In some ways this is a very brave book. Dan Schwartz took on the issue of private equity as an asset class just as the global financial system was entering its most significant crisis since the Great Depression. But Schwartz is convinced, and I agree with him, that private equity, including buyout and venture capital funds, is here to stay as a central institutional form in modern capitalism. Readers of this book will, I believe, come to the same conclusion. And along the way they will learn a great deal about the new global financial environment.
Schwartz is in an ideal position to observe and analyze the private equity ("PE") environment. He has run the Asian Venture Capital Journal for fifteen years based in Hong Kong. Right away that should alert readers to the fact that PE is indeed a global asset class, important not only in Europe but Asia, the Middle East and, of course, the Americas. Schwartz has also had access to all of the top players in the PE environment and the book is filled with useful case studies and discussions of the most important PE transactions of the last several years.
More fundamentally, Schwartz argues that PE plays an important role in shaping the institutions of corporate governance. Here, Schwartz and I are very much on the same page and in fact Schwartz interviewed me for the book. His argument for the impact of PE on corporate governance, however, is unique and is well worth serious consideration.
At the heart of the argument is that PE helps resolve the "agency" problems that plague public companies. Public companies divide ownership and control between outside shareholders and insider managers. When a buyout or venture fund invests in a business, however, they close that gap between insiders and outsiders with unique governance mechanisms. This can help boost the value creation process and that is what makes PE such a powerful and important force in modern capitalism.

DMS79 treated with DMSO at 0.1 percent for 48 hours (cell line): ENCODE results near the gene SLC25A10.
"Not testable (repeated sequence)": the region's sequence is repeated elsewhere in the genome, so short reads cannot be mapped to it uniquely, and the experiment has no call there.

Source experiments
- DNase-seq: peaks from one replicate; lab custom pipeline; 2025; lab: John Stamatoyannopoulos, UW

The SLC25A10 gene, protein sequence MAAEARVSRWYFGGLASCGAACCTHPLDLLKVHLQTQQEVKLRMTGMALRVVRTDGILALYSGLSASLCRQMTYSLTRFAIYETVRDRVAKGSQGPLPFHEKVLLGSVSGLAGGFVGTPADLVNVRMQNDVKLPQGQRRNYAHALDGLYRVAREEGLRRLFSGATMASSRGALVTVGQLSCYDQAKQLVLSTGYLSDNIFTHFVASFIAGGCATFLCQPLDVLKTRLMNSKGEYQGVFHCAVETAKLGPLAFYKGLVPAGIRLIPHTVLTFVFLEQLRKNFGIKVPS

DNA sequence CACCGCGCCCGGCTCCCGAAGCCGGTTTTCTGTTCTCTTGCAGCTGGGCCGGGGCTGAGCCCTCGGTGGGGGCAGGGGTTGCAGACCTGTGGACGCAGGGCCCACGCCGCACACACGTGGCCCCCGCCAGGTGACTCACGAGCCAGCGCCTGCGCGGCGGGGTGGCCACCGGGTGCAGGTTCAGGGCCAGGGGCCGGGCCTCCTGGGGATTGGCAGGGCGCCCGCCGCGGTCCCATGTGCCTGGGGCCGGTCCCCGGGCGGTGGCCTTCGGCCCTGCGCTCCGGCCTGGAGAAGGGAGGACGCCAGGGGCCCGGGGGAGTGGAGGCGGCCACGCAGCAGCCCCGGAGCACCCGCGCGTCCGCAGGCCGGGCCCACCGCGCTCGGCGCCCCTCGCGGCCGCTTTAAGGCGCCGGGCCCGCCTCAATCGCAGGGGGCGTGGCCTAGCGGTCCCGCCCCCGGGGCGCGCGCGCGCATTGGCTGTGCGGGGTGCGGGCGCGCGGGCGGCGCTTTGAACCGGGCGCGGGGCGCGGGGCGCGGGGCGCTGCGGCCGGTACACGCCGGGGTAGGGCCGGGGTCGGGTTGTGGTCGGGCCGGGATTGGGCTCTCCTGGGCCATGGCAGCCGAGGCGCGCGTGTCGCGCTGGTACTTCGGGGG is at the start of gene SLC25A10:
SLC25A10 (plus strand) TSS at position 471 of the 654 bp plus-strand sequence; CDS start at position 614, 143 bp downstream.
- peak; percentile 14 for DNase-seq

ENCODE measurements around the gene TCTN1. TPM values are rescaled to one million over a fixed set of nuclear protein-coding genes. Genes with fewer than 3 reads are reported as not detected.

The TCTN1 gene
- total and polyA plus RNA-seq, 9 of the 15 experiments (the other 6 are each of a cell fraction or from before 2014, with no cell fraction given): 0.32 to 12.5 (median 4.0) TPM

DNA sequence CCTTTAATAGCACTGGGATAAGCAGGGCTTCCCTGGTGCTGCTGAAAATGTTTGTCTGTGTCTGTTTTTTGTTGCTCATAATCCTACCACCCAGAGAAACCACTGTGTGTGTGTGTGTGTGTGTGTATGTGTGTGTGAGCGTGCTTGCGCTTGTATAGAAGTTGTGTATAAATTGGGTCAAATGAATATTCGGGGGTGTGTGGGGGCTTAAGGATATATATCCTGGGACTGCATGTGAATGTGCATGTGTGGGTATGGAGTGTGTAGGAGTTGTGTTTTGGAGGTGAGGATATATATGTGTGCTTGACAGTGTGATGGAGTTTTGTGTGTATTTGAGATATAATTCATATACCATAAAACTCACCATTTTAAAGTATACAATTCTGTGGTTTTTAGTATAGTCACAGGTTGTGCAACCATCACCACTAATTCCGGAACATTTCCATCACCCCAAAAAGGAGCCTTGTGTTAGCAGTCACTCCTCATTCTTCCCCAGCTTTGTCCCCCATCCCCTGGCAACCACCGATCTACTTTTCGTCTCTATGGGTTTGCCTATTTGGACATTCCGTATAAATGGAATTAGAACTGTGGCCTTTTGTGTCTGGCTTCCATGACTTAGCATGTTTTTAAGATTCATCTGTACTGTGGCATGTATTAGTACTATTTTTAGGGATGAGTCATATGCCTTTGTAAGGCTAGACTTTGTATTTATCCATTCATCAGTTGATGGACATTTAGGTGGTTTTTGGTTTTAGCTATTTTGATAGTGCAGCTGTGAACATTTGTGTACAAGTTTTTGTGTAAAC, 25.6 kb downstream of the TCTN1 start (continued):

Academics may immediately recognize the historic origins of this governance problem in the classic work of Berle and Means in their 1932 text on capitalism which set the tone of much debate then about the financial markets and corporate structure. Schwartz adapts their view and considers it in light of today's global capitalism. His argument for a new "+" theory of corporate governance is an intriguing evolution of the dominant modern idea of corporations as a "nexus of contracts." Particularly interesting to me is his suggestion that the PE form of unifying ownership and management is a natural direction for Asian capitalism. And indeed the continuing role of families and the state there suggests that he has tapped into an important dimension of the global economy.
Of course, since at least the buyout side of PE relies on leverage it is possible that if the financial engineering is not carefully done problems will result. Schwartz does not shy away from the downside of PE: that heavily indebted deals can lead to cost cutting and layoffs that destroy more value than they create. This has led to considerable, and understandable, tension between the PE world and some on the left, particularly the labor movement. Schwartz argues this must be resolved by a larger commitment by PE to be accountable to wider society. Of course, given the drive for efficiency that motivates many PE deals that may be a challenging circle to square.
Schwartz is also fully aware of the impact of the debt market collapse of the last two years and makes clear that the current period will see some shakeout in both the venture and buyout wings of PE. But rumors of the death of PE are, as Mark Twain said, greatly exaggerated. And already there are signs of renewed health in PE as investors look for above market returns in an fairly tame investment period.
Readers of The Future of Finance will be better equipped than other investors to assess this important asset class.
I teach business law in a law school and will recommend this book to my students of corporate law and finance. I think it could also be a useful text for MBA students, economics classes and sociology classes.